Monday, February 2, 2009
Well, as many of you know, we spent two weeks in Cabo San Lucas last month. We were slightly ambivalent about making the trip after the market collapse did a number on our finances, but I’m so very glad we boarded that tin tube and went. I’ve arrived at the conclusion that traveling is a most worthy endeavor, and planning a trip creates an exciting focus when the drudgery of the daily routine threatens to drag us down. For that reason, I want us to "keep on trippin'" for as long and as often as we possibly can. It really matters in our lives.
*Los Cabos (translated, "The Capes") are the twin towns at the Baja peninsula's southernmost tip. Cabo San Lucas holds court on the Western cape and San José del Cabo rounds out the Eastern cape. Connected only by the Tourist Corridor, 21 miles of coastline studded with golf courses, luxury resorts, dramatic beaches, and master-planned communities, the two capes could not be more different.
Cabo San Lucas, also known as Land's End, is the rowdy younger sister who shoots cheap tequila while dancing on the table chanting, "what happens in Cabo stays in Cabo."
The other side of San Lucas is a bling-flashing second cousin who frequents swanky clubs, ends the night in his oceanfront Jacuzzi, and cruises the coast in his luxury yacht.
Somewhere in between are the fun-loving aunts and uncles who've come to fish for marlin and/or for a peep at Sammy Hagar.
On the other hand, San José del Cabo, on the eastern side of Baja's tip, is a decidedly more "Mexican" experience. Colorful 18th-century homes-turned-artisan shops, vibrant flowering trees, world-class waves, and exquisite restaurants draw well-tanned surf gypsies; jolly snowbirds in search of sun and margaritas, celebrities and executives looking for respite from the rat race, and couples and families who wake up early to enjoy a full day of outdoor fun. The tree-lined streets of the downtown area are particularly enchanting, and the melodies of Ranchera or Banda music float from century-old homes still inhabited after generations.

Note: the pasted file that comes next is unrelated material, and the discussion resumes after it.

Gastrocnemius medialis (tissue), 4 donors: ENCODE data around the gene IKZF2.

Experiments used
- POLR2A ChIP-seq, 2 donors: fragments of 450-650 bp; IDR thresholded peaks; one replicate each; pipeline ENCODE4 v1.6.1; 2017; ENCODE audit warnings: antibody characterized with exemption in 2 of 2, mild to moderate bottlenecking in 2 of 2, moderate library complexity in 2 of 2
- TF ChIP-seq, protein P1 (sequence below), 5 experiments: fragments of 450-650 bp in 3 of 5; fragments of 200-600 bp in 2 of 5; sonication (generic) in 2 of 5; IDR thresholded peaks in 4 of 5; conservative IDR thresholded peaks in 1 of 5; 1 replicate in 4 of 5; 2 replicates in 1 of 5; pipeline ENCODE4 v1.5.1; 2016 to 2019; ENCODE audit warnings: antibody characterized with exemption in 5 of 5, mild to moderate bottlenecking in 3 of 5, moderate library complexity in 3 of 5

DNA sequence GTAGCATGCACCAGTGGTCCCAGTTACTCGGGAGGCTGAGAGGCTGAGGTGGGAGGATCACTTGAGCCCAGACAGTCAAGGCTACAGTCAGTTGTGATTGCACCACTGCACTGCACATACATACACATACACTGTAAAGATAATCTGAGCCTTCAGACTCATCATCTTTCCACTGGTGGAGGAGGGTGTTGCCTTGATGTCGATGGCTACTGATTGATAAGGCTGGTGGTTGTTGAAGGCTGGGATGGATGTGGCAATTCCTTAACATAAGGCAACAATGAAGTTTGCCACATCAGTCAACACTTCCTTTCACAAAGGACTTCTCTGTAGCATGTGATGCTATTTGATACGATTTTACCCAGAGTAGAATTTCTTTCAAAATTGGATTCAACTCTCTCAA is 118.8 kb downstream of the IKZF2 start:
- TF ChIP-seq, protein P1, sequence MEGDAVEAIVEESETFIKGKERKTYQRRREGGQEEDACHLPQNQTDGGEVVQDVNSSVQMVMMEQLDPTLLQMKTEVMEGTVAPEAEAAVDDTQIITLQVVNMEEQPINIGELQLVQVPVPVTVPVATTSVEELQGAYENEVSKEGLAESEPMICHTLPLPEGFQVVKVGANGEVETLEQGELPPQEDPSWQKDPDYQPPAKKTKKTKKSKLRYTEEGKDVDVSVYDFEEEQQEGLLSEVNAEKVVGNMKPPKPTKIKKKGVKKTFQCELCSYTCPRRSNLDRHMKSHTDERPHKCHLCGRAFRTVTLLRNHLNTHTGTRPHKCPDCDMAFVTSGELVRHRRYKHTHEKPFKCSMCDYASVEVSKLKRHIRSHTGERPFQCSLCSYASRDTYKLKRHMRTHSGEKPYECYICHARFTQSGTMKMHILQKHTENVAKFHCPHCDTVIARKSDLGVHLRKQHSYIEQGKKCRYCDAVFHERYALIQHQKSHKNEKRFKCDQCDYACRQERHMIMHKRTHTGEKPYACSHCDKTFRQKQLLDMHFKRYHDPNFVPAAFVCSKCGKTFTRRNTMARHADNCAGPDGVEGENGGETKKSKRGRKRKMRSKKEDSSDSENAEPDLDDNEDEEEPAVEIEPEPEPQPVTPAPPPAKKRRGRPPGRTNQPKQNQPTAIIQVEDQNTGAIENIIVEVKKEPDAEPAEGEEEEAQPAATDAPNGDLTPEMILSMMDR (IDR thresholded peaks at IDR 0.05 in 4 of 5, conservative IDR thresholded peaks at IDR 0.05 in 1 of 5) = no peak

*Info from Frommer's
It's so very divine to sink my toes into the sand, gaze out at the sea, and feel the gentle caress of the ocean breeze. Kahil Gibran wrote, "Forget not that the earth delights to feel your bare feet, and the wind longs to play with your hair." Admittedly, I'm not a surfer or a swimmer, but I consider it such a privilege to just be in the presence of the sea, and I feel drawn back again and again to the Pacific side of Mexico, to bask in the sun and be simultaneously lulled and energized by the surf.
Not only does the beauty of Mexico inspire me, but her people are among the warmest and most welcoming I've ever met. While many Mexicans live with very little in the way of material goods, by and large they possess a gracious nature and exude friendliness and a genuine openness which is evident upon the many smiling faces that look our way. Smiles, smiles ... always -- smiles abound.
Almost as soon as we touched down back home in Fort Worth, we began planning our next Mexican get-away. We'll travel to Puerto Vallarta in August for my birthday, as we did last year. Already I'm counting down the days, filled with a childlike excitement and anticipation of adventures to come.